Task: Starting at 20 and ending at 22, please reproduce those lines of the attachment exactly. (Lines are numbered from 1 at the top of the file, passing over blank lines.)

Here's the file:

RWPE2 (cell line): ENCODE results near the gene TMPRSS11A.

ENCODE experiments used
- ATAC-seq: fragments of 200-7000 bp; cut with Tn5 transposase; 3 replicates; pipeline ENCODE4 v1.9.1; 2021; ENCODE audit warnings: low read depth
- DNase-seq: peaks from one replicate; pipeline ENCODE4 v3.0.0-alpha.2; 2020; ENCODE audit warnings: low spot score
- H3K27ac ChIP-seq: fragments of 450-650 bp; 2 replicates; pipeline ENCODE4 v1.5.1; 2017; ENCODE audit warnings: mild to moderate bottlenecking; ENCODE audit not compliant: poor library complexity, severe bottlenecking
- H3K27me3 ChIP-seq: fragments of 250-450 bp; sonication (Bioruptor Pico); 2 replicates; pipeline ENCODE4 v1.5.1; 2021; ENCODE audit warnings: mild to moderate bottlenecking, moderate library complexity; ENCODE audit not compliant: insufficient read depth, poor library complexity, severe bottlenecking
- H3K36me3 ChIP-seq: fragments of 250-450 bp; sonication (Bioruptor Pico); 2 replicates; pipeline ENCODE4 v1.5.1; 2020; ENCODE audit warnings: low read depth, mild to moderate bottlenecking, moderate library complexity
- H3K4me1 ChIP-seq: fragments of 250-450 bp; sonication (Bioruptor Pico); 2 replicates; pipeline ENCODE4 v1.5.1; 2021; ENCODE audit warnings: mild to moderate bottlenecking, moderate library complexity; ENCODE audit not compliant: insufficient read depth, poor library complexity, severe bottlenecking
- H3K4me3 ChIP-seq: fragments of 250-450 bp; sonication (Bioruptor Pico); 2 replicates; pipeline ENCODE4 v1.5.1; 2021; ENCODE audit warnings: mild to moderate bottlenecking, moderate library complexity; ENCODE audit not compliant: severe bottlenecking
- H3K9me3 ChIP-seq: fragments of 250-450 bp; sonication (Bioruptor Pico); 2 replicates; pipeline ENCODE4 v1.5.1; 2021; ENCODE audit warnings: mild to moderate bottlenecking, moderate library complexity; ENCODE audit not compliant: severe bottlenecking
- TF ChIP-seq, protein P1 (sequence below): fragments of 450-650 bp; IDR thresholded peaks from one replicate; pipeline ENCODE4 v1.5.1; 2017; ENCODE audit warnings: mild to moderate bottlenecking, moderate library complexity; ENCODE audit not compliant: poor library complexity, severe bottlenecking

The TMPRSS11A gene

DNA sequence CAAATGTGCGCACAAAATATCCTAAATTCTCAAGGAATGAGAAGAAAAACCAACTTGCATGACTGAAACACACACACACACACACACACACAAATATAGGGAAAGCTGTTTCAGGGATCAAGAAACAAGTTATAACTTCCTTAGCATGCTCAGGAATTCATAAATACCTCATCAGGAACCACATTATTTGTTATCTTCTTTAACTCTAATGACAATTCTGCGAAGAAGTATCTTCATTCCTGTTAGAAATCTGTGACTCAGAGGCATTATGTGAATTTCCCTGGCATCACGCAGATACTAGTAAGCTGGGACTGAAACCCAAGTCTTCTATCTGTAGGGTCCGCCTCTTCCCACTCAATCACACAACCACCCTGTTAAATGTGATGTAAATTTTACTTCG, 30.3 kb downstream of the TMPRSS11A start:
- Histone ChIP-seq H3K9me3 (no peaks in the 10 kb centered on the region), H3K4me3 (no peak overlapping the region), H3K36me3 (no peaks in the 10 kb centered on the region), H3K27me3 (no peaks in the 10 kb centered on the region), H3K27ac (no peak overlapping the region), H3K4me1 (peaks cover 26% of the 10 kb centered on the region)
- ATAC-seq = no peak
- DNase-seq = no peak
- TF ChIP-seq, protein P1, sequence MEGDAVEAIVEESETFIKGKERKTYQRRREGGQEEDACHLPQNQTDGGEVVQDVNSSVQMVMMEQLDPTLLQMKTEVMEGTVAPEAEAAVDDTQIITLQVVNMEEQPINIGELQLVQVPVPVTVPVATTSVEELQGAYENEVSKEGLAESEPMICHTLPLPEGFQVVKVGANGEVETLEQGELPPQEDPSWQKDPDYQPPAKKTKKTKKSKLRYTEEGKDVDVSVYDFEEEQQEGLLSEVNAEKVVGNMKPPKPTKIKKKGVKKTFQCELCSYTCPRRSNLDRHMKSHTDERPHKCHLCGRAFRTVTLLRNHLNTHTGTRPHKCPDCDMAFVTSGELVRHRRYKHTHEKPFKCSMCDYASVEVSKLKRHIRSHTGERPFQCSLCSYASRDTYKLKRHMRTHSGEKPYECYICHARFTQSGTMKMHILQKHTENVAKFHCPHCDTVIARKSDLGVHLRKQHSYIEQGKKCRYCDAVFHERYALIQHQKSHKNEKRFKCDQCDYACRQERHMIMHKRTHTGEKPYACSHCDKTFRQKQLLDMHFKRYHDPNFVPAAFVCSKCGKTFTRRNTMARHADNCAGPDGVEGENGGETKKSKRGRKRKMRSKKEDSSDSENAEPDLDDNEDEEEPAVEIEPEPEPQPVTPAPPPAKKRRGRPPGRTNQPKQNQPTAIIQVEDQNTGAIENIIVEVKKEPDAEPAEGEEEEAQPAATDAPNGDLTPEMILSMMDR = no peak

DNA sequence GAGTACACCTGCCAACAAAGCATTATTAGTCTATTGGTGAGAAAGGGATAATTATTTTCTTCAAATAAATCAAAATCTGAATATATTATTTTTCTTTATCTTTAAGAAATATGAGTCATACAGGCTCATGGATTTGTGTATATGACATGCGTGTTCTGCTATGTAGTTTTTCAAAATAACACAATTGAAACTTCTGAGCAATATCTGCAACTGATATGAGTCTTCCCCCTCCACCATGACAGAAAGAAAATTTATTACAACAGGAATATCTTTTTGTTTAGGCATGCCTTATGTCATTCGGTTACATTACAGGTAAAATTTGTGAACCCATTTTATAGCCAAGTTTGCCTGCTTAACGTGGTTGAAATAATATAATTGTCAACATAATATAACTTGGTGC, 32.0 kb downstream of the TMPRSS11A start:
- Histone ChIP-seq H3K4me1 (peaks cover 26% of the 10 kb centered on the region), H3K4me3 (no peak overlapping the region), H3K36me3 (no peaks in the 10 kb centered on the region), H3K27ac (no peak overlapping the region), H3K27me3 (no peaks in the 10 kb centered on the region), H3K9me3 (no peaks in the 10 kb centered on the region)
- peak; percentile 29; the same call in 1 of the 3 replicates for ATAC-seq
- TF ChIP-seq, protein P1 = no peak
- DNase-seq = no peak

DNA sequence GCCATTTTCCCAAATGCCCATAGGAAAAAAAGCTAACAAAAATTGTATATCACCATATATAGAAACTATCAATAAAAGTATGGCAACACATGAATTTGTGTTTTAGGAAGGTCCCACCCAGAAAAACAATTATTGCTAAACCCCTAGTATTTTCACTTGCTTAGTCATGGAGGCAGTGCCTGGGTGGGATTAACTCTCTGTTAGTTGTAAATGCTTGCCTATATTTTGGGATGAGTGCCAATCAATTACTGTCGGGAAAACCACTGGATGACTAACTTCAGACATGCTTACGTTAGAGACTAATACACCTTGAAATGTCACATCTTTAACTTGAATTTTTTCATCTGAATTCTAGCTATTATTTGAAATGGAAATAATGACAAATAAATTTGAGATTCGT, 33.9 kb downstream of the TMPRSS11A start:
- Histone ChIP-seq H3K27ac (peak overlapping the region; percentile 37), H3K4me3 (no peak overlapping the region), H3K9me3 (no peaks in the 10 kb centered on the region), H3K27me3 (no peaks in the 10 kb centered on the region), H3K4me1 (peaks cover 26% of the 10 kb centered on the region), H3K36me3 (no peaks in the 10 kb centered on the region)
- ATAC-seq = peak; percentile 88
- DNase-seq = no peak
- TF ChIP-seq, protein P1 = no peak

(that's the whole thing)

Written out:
- peak; percentile 29; the same call in 1 of the 3 replicates for ATAC-seq
- TF ChIP-seq, protein P1 = no peak
- DNase-seq = no peak